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  • Writer's pictureJustin Grimes

What Should I Ask to Get My Employer to Pay For School?

Studies show that the workforce is evolving, and many individuals aren’t in the same roles for years but are returning to school to prepare for the shifts in work. If you haven’t read our first post, “How to Do I Get My Employer to Pay for School,” stop what you are doing and read that one first. Today’s blog post is a continuation of that post. In the posts, we talked about gathering information before you schedule a meeting with HR.


#1:believe they will pay for it




Here are two additional suggestions for what to do before the meeting.

  1. See if your employer has a history of working with a particular institution, college, department, or certificate program.

  2. Review your employee handbook, website, and intranet sites to see if they mention paying for education or tuition reimbursement.


#2: Remember that Getting into school and getting funding from your employer is a process.


Stop it now. I hear you saying, I know my job won’t pay for school. They don’t care about my professional development(PD) or desire for more education.


What evidence do you have that supports your idea?



Let me ask you some questions related to your professional development.

  • How many conferences have you attended?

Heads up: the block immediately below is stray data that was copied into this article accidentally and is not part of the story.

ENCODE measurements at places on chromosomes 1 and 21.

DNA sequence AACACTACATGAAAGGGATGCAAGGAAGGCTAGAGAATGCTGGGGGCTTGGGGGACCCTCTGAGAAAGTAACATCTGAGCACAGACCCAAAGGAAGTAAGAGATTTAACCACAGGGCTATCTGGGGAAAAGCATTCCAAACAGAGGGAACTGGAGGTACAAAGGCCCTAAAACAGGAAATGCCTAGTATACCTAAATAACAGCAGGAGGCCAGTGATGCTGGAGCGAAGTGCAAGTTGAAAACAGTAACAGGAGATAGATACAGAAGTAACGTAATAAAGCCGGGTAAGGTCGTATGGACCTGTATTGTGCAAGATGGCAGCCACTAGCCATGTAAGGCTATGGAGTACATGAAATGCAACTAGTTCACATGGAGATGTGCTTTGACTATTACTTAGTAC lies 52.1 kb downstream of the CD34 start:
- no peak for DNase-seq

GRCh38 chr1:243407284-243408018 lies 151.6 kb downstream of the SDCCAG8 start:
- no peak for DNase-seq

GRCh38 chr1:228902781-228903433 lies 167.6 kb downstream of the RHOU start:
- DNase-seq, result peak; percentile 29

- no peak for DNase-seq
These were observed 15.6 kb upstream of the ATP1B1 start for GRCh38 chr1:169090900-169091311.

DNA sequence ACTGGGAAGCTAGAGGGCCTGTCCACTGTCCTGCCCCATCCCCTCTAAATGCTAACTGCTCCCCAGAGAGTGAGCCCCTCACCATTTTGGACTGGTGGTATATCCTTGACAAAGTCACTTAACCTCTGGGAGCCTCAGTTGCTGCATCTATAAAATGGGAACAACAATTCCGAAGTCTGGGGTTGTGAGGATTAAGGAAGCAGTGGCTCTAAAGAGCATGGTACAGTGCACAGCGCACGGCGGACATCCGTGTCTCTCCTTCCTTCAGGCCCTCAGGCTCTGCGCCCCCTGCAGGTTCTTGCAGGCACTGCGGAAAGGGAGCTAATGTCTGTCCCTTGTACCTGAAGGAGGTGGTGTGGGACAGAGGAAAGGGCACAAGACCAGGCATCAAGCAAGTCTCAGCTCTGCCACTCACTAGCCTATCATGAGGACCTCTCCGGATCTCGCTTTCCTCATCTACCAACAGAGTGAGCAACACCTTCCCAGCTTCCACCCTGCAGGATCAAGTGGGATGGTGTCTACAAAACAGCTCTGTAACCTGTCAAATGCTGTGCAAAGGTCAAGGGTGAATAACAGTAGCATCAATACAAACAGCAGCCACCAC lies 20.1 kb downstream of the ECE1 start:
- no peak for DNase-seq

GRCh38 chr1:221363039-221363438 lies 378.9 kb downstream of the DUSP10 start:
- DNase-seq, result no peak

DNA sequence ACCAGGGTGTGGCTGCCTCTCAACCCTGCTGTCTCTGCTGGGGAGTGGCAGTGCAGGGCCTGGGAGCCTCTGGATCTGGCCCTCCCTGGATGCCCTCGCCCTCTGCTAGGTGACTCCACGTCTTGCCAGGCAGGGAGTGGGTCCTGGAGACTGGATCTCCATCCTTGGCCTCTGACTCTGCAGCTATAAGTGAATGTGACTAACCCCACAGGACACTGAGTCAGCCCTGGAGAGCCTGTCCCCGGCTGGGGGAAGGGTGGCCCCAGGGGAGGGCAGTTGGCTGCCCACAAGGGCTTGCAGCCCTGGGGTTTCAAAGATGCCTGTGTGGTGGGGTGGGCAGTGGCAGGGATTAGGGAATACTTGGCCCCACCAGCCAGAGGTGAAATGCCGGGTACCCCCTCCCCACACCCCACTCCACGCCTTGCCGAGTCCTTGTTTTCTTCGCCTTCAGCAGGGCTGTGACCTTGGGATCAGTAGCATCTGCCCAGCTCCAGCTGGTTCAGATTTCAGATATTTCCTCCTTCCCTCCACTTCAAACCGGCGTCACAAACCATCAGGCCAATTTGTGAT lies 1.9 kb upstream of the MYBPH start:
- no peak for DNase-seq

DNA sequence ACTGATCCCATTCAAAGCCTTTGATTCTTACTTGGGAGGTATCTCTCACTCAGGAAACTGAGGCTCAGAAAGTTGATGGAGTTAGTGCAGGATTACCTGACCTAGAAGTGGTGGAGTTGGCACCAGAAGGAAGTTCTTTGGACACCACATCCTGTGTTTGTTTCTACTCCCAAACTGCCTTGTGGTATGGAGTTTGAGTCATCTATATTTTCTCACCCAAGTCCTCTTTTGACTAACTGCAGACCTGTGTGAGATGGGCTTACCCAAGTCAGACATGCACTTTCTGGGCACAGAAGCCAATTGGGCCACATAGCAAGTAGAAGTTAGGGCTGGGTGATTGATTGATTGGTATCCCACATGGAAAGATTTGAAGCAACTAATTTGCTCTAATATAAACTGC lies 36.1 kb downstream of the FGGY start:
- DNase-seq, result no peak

• Has anyone other than yourself paid for you to attend a conference, symposium, or workshop where you received information and materials on specific subjects?

  • How many webinars have you attended to improve your skills?

  • How many articles, tweets, social media posts, and videos have you consumed that speak to the work you are doing now and hope to do in the future?


Your answers reflect that, like most organizations, you invest in your education and PD. Some organizations appear not to value PD. However, they would if you asked and presented a pitch to reflect the value it brings to you and the organization. Here’s the reality. Your education is about developing skills, knowledge, and abilities to prepare you to succeed professionally and personally. However, some employers don’t value education, so you must make the case for your employer. Write down questions you have about professional development and educational assistance.


If you are like me and need a COACH who gives you a step-by-step process for securing funding from your employer, guided questions to ask HR about educational assistance, plus accountability and check-ins, then Apply to Graduate School is here to help you. Schedule a meeting to discuss the Apply to Graduate School Coaching program.


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